ORN is rare in patients who receive less than 60 gray (Gy) radiation therapy. Patients with ORN who receive less than 60 Gy and more than 50 Gy have been reported, but these cases are extremely rare. The overall incidence of ORN has decreased over the last 3 decades. In general, studies from prior to the 1970s showed an ORN incidence from 5.4-11.8%. More recent studies, however, have placed the incidence closer to 3.0%.[1] The true frequency of ORN is impossible to determine because no mechanism exists for reporting the disease. Incidence is increased in patients who receive combined chemotherapy-radiation. The Radiation Therapy Oncology Group (RTOG) requires their members to report radiation toxicity including ORN; however, the disease is probably under-reported.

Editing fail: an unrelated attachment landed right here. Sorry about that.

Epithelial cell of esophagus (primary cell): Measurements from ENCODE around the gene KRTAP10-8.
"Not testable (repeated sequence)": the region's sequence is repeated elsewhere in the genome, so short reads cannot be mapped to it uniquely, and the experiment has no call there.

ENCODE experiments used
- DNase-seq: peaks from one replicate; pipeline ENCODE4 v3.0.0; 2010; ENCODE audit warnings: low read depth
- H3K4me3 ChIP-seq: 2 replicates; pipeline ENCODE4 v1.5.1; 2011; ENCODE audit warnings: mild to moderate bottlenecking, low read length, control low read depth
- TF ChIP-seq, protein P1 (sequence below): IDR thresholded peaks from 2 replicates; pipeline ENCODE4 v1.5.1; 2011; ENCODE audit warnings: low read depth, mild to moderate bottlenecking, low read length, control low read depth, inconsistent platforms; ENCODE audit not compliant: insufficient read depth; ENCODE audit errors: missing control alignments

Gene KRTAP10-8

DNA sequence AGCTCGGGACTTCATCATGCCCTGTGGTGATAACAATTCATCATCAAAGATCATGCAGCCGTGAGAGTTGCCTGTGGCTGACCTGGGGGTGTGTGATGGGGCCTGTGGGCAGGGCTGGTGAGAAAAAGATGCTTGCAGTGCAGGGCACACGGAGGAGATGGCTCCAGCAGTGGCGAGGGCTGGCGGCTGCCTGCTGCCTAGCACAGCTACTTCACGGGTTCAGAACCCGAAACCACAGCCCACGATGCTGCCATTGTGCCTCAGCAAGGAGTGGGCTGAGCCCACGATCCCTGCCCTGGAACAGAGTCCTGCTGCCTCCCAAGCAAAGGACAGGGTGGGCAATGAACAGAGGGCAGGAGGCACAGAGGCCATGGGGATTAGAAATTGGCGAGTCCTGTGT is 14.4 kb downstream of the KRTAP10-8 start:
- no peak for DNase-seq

More valuable than an understanding of frequency is an appreciation for the decrease in reparative capacity in tissue exposed to more than 60 Gy of radiation.

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Etiology

ORN can be either spontaneous or the result of an insult. Spontaneous ORN occurs when, in the process of otherwise normal turnover of bone, the degradative function exceeds new bone production. ORN develops following injury when the reparative capacity of bone within an irradiated field is insufficient to overcome an insult. Bone injury can occur through direct trauma (eg, tooth extraction [84%], related cancer surgery or biopsy [12%], denture irritation [1%]) or by exposure of the irradiated bone to the hostile environment of the oral cavity secondary to overlying soft tissue necrosis. The cumulative progressive endarteritis caused by radiotherapy results in insufficient blood supply (tissue oxygen delivery) to effect normal wound healing.